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Seeing Double: A Visitor from Persia

Seeing Double: A Visitor from Persia

American Museum of Photography

Seeing Double, Double Vision, Double Exposures, Trick Photography, Special Effects

Hendricks & Co. (Allegheny, Pennsylvania)
“Y. Y. Aurahan, Oroomiah, Persia”
Albumen print cabinet card, 1894
This image presents a series of geographical puzzles. Allegheny, Pennsylvania no longer exists… nor does Persia… nor Oroomiah. And what, precisely, is Mr. Aurahan trying to show us?
Some of these questions are easier to answer than others. Allegheny, Pennsylvania is now known as the North Side neighborhood of Pittsburgh. Persia, of course, is modern-day Iran
“Oroomiah” does not appear on any current maps of Iran, but there is a city called “Urmia.” Located in Northwest Iran, Urmia is the capital of West Azerbaijan province. The city is near Iran’s border with Turkey, which frequently invaded and occupied the region.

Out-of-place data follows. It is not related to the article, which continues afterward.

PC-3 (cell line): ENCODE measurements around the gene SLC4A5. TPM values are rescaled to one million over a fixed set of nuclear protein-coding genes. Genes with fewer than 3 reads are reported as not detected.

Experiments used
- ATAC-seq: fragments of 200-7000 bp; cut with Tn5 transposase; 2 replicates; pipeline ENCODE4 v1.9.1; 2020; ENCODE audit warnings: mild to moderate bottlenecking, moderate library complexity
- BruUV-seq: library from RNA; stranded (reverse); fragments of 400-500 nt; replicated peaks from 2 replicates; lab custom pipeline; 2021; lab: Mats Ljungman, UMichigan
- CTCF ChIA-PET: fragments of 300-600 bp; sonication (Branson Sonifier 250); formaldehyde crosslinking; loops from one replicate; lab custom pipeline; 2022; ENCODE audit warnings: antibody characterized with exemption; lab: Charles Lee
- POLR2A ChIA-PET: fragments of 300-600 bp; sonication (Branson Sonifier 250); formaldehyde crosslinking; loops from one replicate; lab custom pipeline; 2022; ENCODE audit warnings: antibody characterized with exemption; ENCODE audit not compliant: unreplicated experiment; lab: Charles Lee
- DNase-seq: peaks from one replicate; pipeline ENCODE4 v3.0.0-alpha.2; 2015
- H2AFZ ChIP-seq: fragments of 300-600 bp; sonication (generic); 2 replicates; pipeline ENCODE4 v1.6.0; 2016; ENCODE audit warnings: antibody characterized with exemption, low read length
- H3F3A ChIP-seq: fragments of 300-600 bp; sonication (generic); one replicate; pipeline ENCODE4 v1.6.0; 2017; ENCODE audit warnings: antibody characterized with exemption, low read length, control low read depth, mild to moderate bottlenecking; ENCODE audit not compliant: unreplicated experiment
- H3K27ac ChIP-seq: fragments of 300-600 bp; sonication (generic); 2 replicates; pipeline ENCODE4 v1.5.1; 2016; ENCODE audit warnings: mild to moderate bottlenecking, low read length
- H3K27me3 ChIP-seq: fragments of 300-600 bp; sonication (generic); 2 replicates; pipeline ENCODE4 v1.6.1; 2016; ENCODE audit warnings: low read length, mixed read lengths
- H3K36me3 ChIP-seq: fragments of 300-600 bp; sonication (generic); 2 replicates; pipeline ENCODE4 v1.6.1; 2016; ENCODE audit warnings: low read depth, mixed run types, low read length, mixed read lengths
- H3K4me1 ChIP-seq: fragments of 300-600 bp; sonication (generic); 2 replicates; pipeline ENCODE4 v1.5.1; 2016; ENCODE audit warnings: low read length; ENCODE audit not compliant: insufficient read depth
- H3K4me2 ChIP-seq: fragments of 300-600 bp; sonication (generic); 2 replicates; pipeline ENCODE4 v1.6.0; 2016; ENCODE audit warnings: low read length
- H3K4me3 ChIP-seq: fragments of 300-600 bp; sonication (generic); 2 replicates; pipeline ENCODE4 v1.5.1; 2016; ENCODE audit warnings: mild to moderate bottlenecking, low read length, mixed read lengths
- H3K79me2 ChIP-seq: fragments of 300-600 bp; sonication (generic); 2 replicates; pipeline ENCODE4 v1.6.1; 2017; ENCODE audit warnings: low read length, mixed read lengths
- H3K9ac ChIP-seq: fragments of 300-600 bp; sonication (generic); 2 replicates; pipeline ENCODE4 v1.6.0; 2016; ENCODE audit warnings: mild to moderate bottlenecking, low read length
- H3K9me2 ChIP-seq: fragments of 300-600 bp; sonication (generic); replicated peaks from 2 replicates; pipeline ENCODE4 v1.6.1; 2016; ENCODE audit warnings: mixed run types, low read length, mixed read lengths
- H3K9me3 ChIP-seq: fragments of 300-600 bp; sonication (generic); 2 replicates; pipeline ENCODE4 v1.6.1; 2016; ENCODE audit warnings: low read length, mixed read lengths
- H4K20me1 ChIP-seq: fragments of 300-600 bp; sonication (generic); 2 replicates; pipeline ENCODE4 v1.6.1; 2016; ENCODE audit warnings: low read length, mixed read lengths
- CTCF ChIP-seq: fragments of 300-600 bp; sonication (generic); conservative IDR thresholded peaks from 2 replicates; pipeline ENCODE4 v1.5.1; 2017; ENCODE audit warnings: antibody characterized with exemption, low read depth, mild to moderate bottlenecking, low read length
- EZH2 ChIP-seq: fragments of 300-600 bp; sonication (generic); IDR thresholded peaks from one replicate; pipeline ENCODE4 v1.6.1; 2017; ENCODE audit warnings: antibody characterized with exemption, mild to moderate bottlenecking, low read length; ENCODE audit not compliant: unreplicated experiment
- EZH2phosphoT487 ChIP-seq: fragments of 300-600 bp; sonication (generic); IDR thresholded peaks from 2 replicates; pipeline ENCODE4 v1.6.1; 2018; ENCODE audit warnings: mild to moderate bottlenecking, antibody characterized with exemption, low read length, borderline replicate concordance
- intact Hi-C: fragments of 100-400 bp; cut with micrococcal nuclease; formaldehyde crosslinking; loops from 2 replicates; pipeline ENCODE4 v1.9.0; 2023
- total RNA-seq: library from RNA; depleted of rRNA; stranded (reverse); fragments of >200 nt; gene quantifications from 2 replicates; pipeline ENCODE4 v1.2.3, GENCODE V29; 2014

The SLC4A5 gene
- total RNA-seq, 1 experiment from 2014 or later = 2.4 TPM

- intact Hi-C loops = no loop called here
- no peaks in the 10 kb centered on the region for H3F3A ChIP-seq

Urmia was also the seat of the first American Christian mission to Persia (1835); by 1900 Christians made up 40% of the population — although most fled in 1918.  So it may be that Mr. Aurahan was traveling to the United States in connection with missionary work. But what is the reason for the two different poses? 
Perhaps the clothing provides a clue. There were various ethnic groups in Urmia, primarily Kurds, Armenians, and Azeris. An Iraqi-American of Kurdish descent identifies the costume on the left as traditional Kurdish garb, and the clothing on the right as Turkish.

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